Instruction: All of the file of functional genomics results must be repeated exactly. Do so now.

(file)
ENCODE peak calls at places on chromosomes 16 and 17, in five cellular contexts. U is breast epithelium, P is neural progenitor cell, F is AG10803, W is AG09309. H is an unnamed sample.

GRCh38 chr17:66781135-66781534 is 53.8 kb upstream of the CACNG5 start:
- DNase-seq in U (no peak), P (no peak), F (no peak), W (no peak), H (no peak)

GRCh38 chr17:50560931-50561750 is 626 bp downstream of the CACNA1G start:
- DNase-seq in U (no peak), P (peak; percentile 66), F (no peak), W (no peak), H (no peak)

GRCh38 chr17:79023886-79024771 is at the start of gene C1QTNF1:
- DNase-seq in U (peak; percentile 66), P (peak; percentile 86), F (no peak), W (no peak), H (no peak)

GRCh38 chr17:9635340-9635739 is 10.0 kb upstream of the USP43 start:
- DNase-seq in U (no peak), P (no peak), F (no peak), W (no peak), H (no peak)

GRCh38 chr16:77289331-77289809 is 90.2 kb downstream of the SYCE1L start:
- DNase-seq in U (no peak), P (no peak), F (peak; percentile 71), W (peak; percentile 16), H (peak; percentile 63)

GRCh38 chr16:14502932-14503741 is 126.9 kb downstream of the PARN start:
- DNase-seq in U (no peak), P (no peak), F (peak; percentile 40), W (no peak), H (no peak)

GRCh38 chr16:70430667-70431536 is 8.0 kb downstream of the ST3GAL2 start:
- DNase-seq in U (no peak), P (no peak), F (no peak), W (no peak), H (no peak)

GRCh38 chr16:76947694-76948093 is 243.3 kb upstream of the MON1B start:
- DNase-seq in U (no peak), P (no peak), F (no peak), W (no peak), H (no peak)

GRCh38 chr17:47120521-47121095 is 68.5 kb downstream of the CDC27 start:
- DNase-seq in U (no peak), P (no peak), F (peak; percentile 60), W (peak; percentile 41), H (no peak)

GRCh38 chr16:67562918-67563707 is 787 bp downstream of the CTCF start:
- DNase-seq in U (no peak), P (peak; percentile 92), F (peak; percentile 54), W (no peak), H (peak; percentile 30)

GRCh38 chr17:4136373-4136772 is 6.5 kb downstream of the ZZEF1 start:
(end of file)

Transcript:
ENCODE peak calls at places on chromosomes 16 and 17, in five cellular contexts. U is breast epithelium, P is neural progenitor cell, F is AG10803, W is AG09309. H is an unnamed sample.

GRCh38 chr17:66781135-66781534 is 53.8 kb upstream of the CACNG5 start:
- DNase-seq in U (no peak), P (no peak), F (no peak), W (no peak), H (no peak)

GRCh38 chr17:50560931-50561750 is 626 bp downstream of the CACNA1G start:
- DNase-seq in U (no peak), P (peak; percentile 66), F (no peak), W (no peak), H (no peak)

GRCh38 chr17:79023886-79024771 is at the start of gene C1QTNF1:
- DNase-seq in U (peak; percentile 66), P (peak; percentile 86), F (no peak), W (no peak), H (no peak)

GRCh38 chr17:9635340-9635739 is 10.0 kb upstream of the USP43 start:
- DNase-seq in U (no peak), P (no peak), F (no peak), W (no peak), H (no peak)

GRCh38 chr16:77289331-77289809 is 90.2 kb downstream of the SYCE1L start:
- DNase-seq in U (no peak), P (no peak), F (peak; percentile 71), W (peak; percentile 16), H (peak; percentile 63)

GRCh38 chr16:14502932-14503741 is 126.9 kb downstream of the PARN start:
- DNase-seq in U (no peak), P (no peak), F (peak; percentile 40), W (no peak), H (no peak)

GRCh38 chr16:70430667-70431536 is 8.0 kb downstream of the ST3GAL2 start:
- DNase-seq in U (no peak), P (no peak), F (no peak), W (no peak), H (no peak)

GRCh38 chr16:76947694-76948093 is 243.3 kb upstream of the MON1B start:
- DNase-seq in U (no peak), P (no peak), F (no peak), W (no peak), H (no peak)

GRCh38 chr17:47120521-47121095 is 68.5 kb downstream of the CDC27 start:
- DNase-seq in U (no peak), P (no peak), F (peak; percentile 60), W (peak; percentile 41), H (no peak)

GRCh38 chr16:67562918-67563707 is 787 bp downstream of the CTCF start:
- DNase-seq in U (no peak), P (peak; percentile 92), F (peak; percentile 54), W (no peak), H (peak; percentile 30)

GRCh38 chr17:4136373-4136772 is 6.5 kb downstream of the ZZEF1 start: